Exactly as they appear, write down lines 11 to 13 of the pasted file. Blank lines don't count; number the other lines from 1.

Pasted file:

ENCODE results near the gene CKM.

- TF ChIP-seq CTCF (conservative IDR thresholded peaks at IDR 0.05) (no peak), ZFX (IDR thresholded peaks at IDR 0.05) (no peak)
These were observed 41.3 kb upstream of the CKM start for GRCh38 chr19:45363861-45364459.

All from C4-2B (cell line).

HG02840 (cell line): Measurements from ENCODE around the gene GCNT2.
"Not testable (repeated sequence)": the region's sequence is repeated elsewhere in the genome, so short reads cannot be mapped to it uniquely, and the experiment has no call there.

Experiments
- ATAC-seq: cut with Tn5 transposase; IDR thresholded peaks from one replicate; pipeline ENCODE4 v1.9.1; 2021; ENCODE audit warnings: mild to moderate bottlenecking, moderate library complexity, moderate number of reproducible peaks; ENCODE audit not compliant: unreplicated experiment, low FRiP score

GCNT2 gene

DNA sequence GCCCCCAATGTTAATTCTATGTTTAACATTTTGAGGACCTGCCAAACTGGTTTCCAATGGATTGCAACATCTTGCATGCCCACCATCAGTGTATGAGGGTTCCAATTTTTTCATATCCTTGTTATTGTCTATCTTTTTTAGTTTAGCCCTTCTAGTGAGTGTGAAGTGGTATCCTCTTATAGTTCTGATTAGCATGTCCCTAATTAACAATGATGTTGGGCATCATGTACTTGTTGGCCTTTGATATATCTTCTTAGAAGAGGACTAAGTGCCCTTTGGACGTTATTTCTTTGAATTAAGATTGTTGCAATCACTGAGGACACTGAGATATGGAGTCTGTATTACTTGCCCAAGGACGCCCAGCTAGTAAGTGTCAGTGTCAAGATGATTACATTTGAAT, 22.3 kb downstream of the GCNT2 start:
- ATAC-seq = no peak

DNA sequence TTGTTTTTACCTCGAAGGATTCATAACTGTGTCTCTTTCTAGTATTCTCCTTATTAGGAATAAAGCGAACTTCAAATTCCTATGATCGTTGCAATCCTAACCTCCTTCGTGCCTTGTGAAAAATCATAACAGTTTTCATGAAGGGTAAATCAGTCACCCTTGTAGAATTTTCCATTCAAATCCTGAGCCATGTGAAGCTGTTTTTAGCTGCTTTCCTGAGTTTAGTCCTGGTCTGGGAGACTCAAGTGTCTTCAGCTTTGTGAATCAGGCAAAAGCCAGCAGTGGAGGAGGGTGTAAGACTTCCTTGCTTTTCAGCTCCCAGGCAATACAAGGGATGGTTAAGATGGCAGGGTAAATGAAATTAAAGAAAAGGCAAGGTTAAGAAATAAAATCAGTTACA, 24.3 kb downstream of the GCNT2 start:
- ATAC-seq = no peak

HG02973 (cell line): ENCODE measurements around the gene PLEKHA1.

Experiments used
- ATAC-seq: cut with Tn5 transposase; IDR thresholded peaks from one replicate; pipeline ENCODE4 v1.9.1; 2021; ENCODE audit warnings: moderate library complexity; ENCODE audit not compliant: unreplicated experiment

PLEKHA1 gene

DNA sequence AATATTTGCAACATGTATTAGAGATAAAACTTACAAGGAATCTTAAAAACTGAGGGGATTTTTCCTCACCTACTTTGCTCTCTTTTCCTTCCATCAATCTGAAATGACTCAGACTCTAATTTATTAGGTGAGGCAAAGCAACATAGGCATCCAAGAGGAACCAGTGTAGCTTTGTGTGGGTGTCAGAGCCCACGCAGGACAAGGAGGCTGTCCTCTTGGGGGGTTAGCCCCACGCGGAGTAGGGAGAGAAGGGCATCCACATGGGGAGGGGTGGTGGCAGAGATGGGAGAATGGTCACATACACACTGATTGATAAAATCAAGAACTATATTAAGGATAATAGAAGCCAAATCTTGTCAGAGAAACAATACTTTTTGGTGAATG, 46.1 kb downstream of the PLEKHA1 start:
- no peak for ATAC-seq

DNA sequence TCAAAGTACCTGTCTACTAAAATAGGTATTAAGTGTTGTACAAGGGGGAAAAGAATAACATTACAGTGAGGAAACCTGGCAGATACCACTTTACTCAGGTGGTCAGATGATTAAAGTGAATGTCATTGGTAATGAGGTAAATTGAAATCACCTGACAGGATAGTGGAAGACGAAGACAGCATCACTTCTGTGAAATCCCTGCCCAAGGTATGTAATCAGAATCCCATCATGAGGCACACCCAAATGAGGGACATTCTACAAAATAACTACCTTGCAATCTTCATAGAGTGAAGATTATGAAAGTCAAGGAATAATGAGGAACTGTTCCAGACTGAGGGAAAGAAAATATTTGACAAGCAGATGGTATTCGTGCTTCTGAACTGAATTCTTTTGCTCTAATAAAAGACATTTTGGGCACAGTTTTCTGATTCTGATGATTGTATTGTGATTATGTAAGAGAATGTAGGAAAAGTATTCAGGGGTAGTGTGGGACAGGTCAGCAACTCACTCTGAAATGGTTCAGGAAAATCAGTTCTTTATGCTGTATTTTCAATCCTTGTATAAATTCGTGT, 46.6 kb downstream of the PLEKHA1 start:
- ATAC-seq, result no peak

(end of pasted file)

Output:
- ATAC-seq = no peak

DNA sequence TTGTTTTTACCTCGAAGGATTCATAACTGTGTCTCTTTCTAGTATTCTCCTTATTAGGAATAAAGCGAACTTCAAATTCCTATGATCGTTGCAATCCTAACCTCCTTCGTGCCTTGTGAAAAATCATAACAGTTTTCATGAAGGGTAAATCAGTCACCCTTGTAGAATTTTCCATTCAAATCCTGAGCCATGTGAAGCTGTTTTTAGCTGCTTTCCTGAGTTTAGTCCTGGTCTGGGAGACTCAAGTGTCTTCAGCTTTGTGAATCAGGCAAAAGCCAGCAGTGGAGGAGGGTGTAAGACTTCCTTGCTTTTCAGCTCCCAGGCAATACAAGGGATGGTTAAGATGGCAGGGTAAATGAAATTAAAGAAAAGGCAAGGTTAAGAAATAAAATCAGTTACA, 24.3 kb downstream of the GCNT2 start:
- ATAC-seq = no peak